Thursday, June 26, 2008

Sunup to Sundown on the Bow Bridge

Winter parts from New York City in drips and dribs until one day the last slush pile melts and not only are days longer and the sun stronger, but perfume is sweeter, stories more believable, and true love more conceivable. It’s undeniable that some new thing has arrived: spring. Those who have stalked underground passages to avoid snow and wind re-greet the street, ice cream sales increase, cafes canvas sidewalks, evening-goers take an extra cup of coffee and handholding, pensive kisses and naps in lover’s laps all flourish.

For a few magical early spring days the city is steeped in love, some spots completely soaked, and none more so than the Bow Bridge in Central Park. It links the Ramble to Cherry Hill and was crafted from cast iron just before the Civil War. Thin wood planks surface the bridge and the feminine slope invites pondering. Joggers, birders and dog walkers are common. As are weddings, newly befallen lovers and crestfallen ones too. One nippy April morning I arrived at sunup, intending to stay the day, my only objective to observe.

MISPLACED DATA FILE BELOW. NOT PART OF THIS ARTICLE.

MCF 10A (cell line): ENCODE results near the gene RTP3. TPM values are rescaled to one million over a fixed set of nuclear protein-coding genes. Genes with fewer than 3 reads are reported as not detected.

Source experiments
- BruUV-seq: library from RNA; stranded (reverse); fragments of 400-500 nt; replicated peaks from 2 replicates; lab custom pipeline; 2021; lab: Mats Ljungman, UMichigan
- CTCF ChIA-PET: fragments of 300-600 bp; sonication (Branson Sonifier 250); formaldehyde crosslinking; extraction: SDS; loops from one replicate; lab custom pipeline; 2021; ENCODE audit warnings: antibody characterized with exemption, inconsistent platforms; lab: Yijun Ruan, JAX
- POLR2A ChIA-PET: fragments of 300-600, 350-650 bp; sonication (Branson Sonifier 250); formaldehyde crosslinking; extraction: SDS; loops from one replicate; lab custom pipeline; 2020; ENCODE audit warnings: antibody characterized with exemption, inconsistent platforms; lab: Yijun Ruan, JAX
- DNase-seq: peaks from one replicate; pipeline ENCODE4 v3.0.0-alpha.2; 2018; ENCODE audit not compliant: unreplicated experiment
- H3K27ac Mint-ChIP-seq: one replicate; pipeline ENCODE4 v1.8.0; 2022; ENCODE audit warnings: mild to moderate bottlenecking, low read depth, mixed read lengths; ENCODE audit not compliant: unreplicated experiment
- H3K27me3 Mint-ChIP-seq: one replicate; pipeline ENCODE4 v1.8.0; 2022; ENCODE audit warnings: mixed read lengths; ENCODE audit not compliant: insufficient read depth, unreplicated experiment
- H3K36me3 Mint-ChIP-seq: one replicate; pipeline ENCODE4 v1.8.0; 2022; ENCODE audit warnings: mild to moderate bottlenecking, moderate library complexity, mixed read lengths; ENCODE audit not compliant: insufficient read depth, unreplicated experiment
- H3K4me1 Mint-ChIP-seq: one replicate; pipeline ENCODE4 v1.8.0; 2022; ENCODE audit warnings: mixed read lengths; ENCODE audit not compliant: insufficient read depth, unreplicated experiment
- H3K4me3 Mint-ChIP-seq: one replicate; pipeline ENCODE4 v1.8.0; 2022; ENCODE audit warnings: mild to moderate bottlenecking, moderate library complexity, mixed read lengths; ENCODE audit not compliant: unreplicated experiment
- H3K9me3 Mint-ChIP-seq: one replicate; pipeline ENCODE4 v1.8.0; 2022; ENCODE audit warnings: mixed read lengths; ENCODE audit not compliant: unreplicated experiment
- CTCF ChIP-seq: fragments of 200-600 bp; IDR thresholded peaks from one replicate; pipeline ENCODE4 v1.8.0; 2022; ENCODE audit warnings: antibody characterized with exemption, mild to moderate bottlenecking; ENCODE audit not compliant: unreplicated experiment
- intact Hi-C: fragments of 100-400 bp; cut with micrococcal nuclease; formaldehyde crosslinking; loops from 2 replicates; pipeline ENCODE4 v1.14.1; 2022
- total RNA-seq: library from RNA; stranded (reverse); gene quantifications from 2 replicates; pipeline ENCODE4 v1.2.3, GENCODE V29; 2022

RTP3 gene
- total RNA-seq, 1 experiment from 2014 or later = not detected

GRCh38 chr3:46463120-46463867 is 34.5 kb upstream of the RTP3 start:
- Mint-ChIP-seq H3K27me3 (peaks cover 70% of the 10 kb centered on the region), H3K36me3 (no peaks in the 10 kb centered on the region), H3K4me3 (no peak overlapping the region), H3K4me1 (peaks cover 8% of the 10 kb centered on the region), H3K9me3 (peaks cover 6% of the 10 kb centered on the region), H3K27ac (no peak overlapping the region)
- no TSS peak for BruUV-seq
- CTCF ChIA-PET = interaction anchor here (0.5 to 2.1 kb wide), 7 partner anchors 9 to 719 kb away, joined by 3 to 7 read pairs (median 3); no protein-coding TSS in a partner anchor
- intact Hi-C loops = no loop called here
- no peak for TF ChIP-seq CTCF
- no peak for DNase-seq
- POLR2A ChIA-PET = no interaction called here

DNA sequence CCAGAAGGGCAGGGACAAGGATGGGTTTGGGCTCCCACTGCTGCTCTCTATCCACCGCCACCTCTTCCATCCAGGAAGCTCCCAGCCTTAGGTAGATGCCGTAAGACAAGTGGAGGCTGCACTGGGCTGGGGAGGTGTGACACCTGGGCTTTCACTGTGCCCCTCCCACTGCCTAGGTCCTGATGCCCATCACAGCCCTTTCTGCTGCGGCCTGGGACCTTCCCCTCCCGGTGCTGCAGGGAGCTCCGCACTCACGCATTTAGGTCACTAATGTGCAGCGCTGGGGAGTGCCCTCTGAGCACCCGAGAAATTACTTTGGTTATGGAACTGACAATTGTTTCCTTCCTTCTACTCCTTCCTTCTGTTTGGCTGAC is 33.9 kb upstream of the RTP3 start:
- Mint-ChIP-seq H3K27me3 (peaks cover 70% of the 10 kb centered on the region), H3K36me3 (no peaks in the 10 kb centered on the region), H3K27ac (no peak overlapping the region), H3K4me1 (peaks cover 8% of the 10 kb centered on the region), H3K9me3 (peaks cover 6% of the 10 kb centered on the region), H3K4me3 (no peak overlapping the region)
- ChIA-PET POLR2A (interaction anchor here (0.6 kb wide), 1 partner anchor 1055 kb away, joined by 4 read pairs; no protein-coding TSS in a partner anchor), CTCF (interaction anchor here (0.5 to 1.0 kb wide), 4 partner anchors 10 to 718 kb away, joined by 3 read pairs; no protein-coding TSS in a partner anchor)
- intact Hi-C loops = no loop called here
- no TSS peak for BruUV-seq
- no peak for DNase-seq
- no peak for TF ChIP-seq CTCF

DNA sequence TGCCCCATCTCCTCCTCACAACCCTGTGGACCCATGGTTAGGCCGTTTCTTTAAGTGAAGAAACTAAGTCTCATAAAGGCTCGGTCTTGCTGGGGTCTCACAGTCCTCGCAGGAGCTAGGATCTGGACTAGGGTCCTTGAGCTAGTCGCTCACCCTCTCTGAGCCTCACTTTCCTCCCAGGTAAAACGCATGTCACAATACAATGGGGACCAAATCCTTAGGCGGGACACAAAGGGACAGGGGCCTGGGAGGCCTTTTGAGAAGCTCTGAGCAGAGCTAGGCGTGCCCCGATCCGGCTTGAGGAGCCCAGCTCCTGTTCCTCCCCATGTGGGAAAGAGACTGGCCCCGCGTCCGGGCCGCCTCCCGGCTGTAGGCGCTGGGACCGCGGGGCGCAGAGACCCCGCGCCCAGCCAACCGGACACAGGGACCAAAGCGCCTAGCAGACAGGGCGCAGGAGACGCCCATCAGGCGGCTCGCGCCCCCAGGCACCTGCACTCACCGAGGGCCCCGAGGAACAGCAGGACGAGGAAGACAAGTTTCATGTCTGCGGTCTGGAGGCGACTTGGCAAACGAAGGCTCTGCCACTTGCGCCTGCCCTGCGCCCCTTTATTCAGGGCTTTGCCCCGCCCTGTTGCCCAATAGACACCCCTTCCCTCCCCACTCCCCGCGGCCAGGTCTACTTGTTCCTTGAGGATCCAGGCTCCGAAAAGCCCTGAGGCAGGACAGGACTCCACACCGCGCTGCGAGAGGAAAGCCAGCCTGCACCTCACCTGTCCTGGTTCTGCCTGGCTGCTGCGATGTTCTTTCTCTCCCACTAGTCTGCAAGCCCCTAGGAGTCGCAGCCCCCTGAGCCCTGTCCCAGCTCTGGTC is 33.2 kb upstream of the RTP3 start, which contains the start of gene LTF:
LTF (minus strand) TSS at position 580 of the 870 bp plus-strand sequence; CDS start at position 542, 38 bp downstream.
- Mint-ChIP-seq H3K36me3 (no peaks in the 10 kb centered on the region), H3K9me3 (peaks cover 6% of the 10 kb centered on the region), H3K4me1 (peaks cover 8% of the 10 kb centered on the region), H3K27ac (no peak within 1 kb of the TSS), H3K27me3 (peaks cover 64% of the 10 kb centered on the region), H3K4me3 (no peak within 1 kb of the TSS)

6:17 a.m. A fire alarm sounds, traffic echoes and a woman in water shoes passes with a poodle. She’s smoking a cigarette and coughs going up the bridge.

“What’s his name?” I ask.

“Bach,” she says. “He’s the meeter and greeter of the park.”

A woman ruffles through a recycling bin while a bald man videotapes.

Beige gutters are sketched with sand, cigarette butts, Cheerios, a reddened popsicle stick and the rim of a baby stroller’s wheel. An alabaster railing cool to the touch speckles with pigeon poop and grit and gaps in a floral balustrade reveal droopy willows and the Ramble beyond. Canadian geese flock northwest and a large snowy bird swoops to the pond and wades to shore—egret. From under the bridge comes ruffling and every so often a pigeon. A mallard with a glossy green head paddles by. The building tops on Central Park West go gold.

An old man pulls doggy treats from a fanny pack to feed two goldens, one has a horrible wound on his face. “Perfect day,” he says.